Steen Jakobsen: Inflation unlike anything experienced in decades
Saxo Markets Chief Investment Officer, Steen Jakobsen, has warned of the profound impacts inflation may have on the global economy in the years ahead.
“The size and nature of the pandemic policy response will show that this time, inflation outcomes really will be very different from anything we have experienced in decades,” Jakobsen writes.
Jakobsen references the 2011 book, This Time Is Different: Eight Centuries of Financial Folly, by Carmen Reinhart and Kenneth Rogoff.
The book suggests the policy response to the global financial crisis, which saw the massive build-up of additional and unsustainable debt, would lead to a new crisis in developed markets.
Jakobsen says while Reinhart and Rogoff may have had their thesis disproved in the decade following the GFC, COVID-19 presents a new paradigm.
“…The overall Reinhart and Rogoff point, that debt build-ups always lead to serious trouble will eventually prove correct. That’s because at such high debt levels, monetary policy no longer gets traction now that we are at the effective zero bound for rates.
“To avert an immediate crisis, the pandemic response brought fiscal stimulus on the scale of war mobilisation, supporting basic incomes and MMT-like direct transfers to nearly every sector of the economy.
“It was a massive demand stimulus at a time when the economy was shutting down the supply side to deal with the virus. And even as we open up from the pandemic, the new fiscal dominance will continue as we face three generational challenges simultaneously – inequality, infrastructure, and climate change policy (or the green transformation).
“The economic results of this new focus will be: ever-bigger government, more intrusive regulations, supply chain disruptions, inflation, no price discovery, a general hard swing to the left in the western world and―not least―the increased “channelling of capital” into small pockets of investable resources and assets.”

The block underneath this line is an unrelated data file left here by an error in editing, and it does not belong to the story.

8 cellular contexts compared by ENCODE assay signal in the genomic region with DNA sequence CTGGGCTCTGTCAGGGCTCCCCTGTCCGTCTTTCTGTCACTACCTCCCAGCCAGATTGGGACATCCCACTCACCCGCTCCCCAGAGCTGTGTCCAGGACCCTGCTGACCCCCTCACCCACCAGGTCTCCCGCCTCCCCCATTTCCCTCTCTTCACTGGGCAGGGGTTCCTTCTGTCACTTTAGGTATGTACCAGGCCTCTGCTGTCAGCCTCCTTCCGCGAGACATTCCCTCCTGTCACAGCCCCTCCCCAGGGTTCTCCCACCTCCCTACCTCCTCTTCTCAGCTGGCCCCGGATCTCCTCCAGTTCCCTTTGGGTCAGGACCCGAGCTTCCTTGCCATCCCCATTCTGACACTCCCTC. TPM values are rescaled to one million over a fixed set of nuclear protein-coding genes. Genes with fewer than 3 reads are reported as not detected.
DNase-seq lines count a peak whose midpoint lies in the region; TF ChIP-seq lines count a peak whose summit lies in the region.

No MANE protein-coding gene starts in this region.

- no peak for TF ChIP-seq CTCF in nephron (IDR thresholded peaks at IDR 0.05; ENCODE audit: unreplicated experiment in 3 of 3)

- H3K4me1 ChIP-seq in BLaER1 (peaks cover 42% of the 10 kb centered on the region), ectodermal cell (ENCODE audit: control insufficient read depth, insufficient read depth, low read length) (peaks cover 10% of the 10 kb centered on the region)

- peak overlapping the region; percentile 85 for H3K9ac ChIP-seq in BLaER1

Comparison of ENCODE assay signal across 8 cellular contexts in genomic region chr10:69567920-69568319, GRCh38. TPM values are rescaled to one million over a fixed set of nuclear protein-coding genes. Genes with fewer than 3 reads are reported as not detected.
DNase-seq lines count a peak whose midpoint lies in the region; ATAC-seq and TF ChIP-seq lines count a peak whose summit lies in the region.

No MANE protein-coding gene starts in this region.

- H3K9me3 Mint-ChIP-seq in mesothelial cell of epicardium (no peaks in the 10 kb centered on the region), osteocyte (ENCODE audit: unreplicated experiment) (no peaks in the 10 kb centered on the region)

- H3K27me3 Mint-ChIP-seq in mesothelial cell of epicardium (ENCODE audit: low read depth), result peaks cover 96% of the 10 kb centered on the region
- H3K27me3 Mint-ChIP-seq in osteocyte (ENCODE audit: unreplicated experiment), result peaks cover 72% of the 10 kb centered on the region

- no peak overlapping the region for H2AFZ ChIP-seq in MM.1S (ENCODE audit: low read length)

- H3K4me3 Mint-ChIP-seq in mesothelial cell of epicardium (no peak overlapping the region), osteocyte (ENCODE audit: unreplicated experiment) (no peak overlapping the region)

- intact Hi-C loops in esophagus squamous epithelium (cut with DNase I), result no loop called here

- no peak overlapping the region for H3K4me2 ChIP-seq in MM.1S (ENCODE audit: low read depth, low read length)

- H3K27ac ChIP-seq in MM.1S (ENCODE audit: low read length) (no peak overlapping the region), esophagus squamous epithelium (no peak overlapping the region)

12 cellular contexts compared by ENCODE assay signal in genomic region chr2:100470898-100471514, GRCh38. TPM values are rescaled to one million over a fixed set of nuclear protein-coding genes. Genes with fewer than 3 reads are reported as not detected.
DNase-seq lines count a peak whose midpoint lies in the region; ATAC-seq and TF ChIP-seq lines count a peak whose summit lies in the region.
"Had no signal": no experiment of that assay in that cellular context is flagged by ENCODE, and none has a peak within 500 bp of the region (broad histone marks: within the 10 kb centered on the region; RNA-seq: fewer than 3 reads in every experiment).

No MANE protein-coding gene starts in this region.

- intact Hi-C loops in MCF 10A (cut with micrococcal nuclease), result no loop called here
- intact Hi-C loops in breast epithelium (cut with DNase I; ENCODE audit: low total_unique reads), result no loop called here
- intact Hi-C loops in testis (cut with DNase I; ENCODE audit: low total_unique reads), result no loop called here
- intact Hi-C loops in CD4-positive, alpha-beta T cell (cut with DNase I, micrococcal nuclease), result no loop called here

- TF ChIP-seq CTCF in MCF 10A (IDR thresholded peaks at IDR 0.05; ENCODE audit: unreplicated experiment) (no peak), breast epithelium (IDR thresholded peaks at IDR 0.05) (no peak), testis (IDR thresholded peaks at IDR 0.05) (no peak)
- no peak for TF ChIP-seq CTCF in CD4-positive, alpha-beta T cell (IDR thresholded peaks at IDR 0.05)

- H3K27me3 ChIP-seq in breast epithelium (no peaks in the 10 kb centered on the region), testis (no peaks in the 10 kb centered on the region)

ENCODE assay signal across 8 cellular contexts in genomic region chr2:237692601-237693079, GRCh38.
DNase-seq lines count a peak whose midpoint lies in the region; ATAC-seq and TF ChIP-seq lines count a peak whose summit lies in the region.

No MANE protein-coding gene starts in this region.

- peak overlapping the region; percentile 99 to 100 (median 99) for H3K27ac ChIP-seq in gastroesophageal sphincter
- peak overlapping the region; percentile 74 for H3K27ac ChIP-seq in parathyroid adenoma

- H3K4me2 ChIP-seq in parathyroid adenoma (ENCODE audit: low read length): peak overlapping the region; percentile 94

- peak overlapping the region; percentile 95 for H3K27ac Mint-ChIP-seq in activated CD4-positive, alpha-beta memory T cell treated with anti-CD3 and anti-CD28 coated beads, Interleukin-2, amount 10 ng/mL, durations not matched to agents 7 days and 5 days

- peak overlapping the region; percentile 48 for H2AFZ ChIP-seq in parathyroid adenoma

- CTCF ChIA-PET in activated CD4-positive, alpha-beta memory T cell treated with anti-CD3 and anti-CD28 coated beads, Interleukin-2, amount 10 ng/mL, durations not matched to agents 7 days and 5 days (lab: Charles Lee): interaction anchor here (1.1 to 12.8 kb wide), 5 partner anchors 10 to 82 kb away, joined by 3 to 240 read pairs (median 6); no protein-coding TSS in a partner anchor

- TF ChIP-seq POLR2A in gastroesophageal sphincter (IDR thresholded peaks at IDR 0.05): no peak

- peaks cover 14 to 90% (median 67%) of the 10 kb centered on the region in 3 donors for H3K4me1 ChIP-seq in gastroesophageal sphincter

Decarbonisation will underpin inflation
Jakobsen believes the current decarbonisation aspirations of politicians and environmentalist are too extreme.
“Decarbonisation is needed, absolutely, but the current palette of technologies doesn’t fit the bill… In short, our basic problem is that the physical world is too small for the aspi- ration and visions of our politicians and environmental movements. The more we decarbonise under the present model the more we metallise the economy.”
“The ESG and green transformation is simply the single largest policy bet ever undertaken, and the main consequences will be inflation and ever lower real rates. Inflation in this case will be a function of the physical world not able to deliver the supply relative to the quantity of money and demand, and negative real rates tell us the future is one of low real growth through low productivity growth.”
Similar concerns were recently raised by Billionaire industrialist Gautam Adani, who warned current global decarbonisation aspirations will put hundreds of millions of people in emerging economies on an “accelerated path to darkness”.
Steen Jakobsen’s best investment ideas
Jakobsen says this global economic backdrop can indeed be embraced by investors.
He identified two assets classes that he thinks provide the best long-term investment opportunities – Government-sanctioned assets, and assets with price discovery.
“This means green and, ironically, commodities have the best odds of producing long-term excess returns,” he says.
“This does not mean the projection from here will go from one success directly to the next. Au-contraire: the present model of negative real rates as a funding source for unproductive changes to society will lead to some sort of breakdown.
“This will however only lead to ever more funds and subsidies for the same failed transition. Eventually, we have to hope, new energy sources will come to the rescue (fusion energy?) with vastly superior outputs per invested unit of energy and per invested dollar. For now though, money talks.”
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